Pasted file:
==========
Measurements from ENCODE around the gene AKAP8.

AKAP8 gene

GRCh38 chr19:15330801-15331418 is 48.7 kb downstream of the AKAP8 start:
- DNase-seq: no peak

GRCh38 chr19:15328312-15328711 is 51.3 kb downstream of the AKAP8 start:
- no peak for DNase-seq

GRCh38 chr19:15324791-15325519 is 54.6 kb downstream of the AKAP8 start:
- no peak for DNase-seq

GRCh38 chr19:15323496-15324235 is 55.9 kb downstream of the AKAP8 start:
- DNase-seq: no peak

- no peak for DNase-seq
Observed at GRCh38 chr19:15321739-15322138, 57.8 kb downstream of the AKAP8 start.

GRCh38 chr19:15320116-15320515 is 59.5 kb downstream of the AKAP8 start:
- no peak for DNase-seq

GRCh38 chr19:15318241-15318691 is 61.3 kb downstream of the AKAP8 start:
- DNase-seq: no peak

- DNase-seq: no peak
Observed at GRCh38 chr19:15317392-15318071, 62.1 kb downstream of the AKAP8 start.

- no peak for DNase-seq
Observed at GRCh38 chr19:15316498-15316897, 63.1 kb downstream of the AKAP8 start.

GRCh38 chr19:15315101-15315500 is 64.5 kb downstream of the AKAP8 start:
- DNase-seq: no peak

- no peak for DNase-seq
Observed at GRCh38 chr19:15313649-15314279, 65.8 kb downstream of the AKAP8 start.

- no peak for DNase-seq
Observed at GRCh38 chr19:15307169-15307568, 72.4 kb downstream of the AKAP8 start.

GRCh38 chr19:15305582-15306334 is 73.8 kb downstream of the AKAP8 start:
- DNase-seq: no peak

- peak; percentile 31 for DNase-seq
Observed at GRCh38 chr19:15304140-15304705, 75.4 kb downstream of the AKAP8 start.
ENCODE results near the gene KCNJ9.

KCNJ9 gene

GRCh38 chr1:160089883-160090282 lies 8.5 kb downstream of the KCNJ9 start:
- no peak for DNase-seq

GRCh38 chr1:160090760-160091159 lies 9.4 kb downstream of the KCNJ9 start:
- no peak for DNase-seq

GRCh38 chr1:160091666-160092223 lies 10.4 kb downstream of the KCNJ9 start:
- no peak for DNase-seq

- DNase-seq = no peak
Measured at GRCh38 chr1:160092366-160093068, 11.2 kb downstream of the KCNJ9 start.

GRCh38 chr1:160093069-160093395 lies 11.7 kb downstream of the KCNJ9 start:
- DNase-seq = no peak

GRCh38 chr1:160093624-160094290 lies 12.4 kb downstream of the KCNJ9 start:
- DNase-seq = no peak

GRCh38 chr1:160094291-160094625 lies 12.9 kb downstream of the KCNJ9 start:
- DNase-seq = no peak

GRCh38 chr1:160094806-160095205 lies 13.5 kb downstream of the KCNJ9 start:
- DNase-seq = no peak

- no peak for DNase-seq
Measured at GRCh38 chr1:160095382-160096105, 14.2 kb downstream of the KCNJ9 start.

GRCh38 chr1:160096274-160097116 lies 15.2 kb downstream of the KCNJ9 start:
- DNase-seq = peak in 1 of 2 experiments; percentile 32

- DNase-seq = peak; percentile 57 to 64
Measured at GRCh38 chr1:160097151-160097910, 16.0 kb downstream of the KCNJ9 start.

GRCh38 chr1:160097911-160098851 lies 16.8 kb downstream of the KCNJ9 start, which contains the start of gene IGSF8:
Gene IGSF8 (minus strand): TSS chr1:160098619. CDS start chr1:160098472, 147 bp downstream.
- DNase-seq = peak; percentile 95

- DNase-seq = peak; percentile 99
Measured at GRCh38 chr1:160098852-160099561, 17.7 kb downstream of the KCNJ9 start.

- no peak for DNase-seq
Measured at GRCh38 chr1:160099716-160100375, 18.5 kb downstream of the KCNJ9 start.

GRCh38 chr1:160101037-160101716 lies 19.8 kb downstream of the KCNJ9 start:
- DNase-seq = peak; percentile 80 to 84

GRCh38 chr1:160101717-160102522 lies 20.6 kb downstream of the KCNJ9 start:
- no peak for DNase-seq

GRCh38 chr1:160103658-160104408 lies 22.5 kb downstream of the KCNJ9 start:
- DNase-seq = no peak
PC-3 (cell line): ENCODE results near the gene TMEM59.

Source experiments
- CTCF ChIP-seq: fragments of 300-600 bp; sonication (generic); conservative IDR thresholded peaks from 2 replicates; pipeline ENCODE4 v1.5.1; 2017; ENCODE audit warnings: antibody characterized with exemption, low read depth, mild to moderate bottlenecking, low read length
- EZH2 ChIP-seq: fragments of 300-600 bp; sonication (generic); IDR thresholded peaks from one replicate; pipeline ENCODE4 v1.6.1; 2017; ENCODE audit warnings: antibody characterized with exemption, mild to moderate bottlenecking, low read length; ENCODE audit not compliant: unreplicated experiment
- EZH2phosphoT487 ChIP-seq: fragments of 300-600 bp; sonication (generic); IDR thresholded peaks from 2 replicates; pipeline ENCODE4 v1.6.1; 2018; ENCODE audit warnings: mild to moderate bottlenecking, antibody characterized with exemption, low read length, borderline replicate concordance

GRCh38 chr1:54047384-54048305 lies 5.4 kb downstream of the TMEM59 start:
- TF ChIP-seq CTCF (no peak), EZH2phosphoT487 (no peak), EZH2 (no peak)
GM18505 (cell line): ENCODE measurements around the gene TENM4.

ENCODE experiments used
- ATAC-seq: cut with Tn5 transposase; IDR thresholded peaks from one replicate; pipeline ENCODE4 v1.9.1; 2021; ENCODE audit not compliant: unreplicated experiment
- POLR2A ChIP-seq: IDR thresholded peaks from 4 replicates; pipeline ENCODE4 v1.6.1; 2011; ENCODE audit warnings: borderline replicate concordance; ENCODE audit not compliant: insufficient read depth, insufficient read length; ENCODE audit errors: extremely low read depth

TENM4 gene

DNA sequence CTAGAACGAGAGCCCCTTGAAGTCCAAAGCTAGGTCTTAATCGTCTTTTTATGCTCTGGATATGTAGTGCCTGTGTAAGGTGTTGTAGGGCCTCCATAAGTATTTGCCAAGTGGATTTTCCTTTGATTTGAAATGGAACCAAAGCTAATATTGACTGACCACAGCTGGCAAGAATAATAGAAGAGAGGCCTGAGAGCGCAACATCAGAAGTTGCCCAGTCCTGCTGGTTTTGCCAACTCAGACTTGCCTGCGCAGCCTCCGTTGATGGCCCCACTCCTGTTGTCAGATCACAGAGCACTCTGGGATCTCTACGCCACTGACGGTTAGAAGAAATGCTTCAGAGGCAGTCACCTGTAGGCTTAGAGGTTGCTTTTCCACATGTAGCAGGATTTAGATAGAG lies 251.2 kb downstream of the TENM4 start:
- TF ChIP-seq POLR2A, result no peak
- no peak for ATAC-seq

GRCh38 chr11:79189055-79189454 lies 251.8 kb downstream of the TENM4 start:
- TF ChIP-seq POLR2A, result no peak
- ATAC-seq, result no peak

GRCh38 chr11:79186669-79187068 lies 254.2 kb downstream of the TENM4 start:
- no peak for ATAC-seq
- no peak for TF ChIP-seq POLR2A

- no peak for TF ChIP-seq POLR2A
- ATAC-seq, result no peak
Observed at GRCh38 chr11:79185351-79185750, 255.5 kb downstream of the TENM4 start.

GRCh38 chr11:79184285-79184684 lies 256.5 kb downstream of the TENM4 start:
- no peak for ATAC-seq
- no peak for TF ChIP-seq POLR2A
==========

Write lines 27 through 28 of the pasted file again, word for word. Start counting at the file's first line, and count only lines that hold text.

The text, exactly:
GRCh38 chr19:15305582-15306334 is 73.8 kb downstream of the AKAP8 start:
- DNase-seq: no peak